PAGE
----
It was autumn, and colds were reigning the schools. Bram's drippy nose was a constant factor, but when I picked him up from the pre-school, his face was often bright red and infected with snot and filth. The 'caregiver' thought Bram's snot was too disgusting to wipe away. When I asked how things had gone, she would describe Bram in terms of 'naughty' and 'difficult'. I simply couldn't understand why he acted so differently in that pre-school than anywhere else. I hated bringing him there against his will and proceeded to ignore that gnawing gut feeling that told me not to.

Then, the hair that broke the camel's back came crashing down. One afternoon, when I picked Bram up from the pre-school, the 'caregiver' told me between big smiles and laughs that she was forced to tie Bram up to his chair that morning because he wouldn't sit down.
Excuse me...? She tied him up to a chair?

She tied my child up to a chair.

I cannot explain my behavior upon hearing that, but I can tell you, it was anything but rational. I didn't tell a soul about it for days and let it rot away my insides. I was actually led to believe my son had deserved to be treated like an animal. I felt ashamed and confused. Bram so clearly felt threatened, he felt unheard and he felt misunderstood, and instead of standing up for him, I let the 'caregiver' convince me my child was a bad egg.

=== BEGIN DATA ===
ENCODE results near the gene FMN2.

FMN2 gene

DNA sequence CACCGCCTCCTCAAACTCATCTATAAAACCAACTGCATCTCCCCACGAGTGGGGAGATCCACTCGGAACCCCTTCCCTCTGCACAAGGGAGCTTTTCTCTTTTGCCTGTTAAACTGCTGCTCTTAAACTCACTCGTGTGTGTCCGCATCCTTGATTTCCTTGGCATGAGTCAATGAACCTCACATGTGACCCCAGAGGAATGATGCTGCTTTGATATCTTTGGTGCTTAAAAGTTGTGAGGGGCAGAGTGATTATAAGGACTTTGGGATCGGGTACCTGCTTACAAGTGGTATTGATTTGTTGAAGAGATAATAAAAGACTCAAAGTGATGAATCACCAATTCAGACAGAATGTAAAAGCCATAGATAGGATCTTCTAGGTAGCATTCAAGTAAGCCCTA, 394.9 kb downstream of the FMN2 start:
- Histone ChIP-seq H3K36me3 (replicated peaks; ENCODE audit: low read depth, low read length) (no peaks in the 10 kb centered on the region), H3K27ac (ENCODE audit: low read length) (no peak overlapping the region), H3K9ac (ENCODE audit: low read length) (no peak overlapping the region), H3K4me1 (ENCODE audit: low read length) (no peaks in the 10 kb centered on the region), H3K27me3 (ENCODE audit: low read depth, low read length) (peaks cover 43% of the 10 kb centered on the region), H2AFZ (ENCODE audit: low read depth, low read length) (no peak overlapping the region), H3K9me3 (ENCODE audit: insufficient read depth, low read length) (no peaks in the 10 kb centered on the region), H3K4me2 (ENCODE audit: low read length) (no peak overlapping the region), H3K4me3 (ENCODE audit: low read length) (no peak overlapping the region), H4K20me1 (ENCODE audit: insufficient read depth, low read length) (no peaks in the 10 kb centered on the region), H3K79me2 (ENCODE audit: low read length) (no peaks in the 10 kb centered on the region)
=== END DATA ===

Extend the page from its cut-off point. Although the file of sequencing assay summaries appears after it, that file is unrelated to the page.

So, I told someone. And then, I told someone else. The reactions I received from other moms, dads, family members and specialists were abundant and in the same exact tone: get him out of there now. I talked to the head of the facility and told her about the monstrous mistake her employee had made by tying my son up. Unfortunately, and to my utter dismay, she defended the 'caregiver' and implied that Bram had deserved it. On top of that, she insinuated that Bram was mentally challenged! I was shocked and apalled and removed Bram immediately from the facility alltogether.

Bram has been in a new pre-school since January and the improvement is incredible. It will be a while before he really feels safe again in any kind of facility, after such a gross breach of his rights as a person, but his new caregivers are aware of this and they give him all the space he needs to gain their trust. In the past couple months, I went from the blind mother to the hawk-like mother, just about ready to peck the eyes out of anyone who told me my child was anything less than amazing.